Friday, July 30, 2010

The Girl with the Dragon Tattoo

Hostess: Jill
Book: The Girl with the Dragon Tattoo
Food: Greek Pasta Salad, Bruschetta, Grilled peaches with Gorgonzola cheese, pita and dip, guacamole and chips.
Best Wine of the Night: The Sangria!

It was a gorgeous night for book club to meet, one of the first nights we have had this summer without oppressing, swamp-like humidity or a tornado caliber storm. Jill set up outside, which was fabulous. I think most of us were taken in by the sweetness of the night and wine - we sure didn't get in much talking about the book. We were just too relaxed it seemed.

But we did talk about the book a little, mainly on the biggest question surrounding the novel- the misogynistic themes that stream through out, raising their ugly heads. All that violence towards women- virtually every woman in the novel was assaulted by a man in some way, shape or form. Even Lisbeth seemed to dislike herself, and for all her sharp edges and bravado, was still body conscious, not liking her own shape. Was this to make her more relate-able to women readers, who may have body image issues of their own? Maybe it is just my American perspective, our hard core heroines do not have insecurities, at least none that they talk about. I thought it was interesting that Larsson chose to show her vulnerabilities.

We also talked about Blomkvist's relationship with his partner, Erica. We were more confused about Erica's relationship with her husband actually. Did he just love her that much that he allowed her her freedoms? Did he not love her enough? Was their marriage open for both of them? This was perplexing to us.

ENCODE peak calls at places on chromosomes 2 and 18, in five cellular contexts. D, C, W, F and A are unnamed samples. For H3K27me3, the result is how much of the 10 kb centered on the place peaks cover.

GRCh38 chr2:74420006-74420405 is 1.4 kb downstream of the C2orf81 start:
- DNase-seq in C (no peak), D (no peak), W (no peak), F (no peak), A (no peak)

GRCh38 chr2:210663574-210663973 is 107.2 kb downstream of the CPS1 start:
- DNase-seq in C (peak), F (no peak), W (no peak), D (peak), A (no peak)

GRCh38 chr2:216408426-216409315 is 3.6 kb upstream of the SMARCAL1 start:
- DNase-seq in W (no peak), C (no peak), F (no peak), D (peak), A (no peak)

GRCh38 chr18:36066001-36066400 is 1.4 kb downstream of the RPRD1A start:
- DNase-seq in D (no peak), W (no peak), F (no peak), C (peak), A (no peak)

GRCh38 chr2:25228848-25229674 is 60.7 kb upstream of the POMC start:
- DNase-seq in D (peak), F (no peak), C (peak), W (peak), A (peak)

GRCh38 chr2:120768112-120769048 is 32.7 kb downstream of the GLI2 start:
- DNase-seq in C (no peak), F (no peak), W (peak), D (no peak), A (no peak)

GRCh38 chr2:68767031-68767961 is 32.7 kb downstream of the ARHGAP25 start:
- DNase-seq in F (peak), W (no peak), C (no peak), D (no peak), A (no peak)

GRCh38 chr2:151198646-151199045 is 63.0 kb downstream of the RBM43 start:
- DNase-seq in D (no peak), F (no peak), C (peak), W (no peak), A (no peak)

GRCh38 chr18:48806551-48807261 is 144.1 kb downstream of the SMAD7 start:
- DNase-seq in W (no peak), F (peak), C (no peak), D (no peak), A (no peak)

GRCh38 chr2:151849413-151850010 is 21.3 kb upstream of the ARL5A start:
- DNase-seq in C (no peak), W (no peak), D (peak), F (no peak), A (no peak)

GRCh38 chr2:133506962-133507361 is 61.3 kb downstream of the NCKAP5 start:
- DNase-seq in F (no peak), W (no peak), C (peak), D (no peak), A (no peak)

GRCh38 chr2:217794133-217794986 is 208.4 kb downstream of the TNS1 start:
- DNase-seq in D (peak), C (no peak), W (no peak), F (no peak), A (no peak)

We all agreed that this was a fantastic book, and we all want to read the rest of the series. I am looking forward to next month's selection, Eating in the Light of the Moon, as well.

Monday, July 26, 2010

Anyway you slice it..Pt. 1

A few weeks ago I asked my Facebook friends to recommend their favorite pizza places- local, independent, not chain, mass produced pizzas. I now have a list of at least 15 places to try pizza from; well, really 14, since one of them I have had pizza from, many years ago, and there was a huge, I mean huge and nasty, swirl of hair on the bottom of the crust of the pizza slice I was eating! It horrified me, scared me, caused me to not eat pizza for at least a few months. The hair plug, as I refer to it, made me think they dropped the dough into the drain of a shower at a no-tell motel and then just proceeded to make our pizza from that. Thinking about it still gives me the shivers! Gah! Needless to say, I can't try that place again. They may have improved but I just can't do it.

Sunday night we needed pizza, in a big way. It was just one of those days. We decided on Del's Pizza in Trenton. I had heard mixed things about the restaurant itself, but that the pizza was pretty good. Ok, I am up for that. I thought maybe the restaurant might look a bit dodgy, a little divey, but I can deal with that too. Billy and I met Devin, Chrissy and Todd outside the restaurant two hours before they were due to close. Chrissy told me she wasn't sure about the place, since they had gone in to wait for us and were ignored. I suggested we try one more time, just in case they just didn't see by some chance a group of three people at the door. In we walked, intrepid pizza eaters, trying out a new place, hopeful yet skeptical. As soon as we stepped in the door, the waitress threw up her hands in anger, and sneered "Oh great" at us. I had a hard time believing this was directed at us, because really, what restaurant does not want customers? So I blundered on, asking if we just sit anywhere. The waitress flung her hands about in the air, and sputtered "Anywhere, anywhere" like we were the worst people on earth and now she had to talk to us. It was so odd! We turned around and walked out. So our first place is off the list, and gets a very bad review from me. I plan on emailing the manager as well.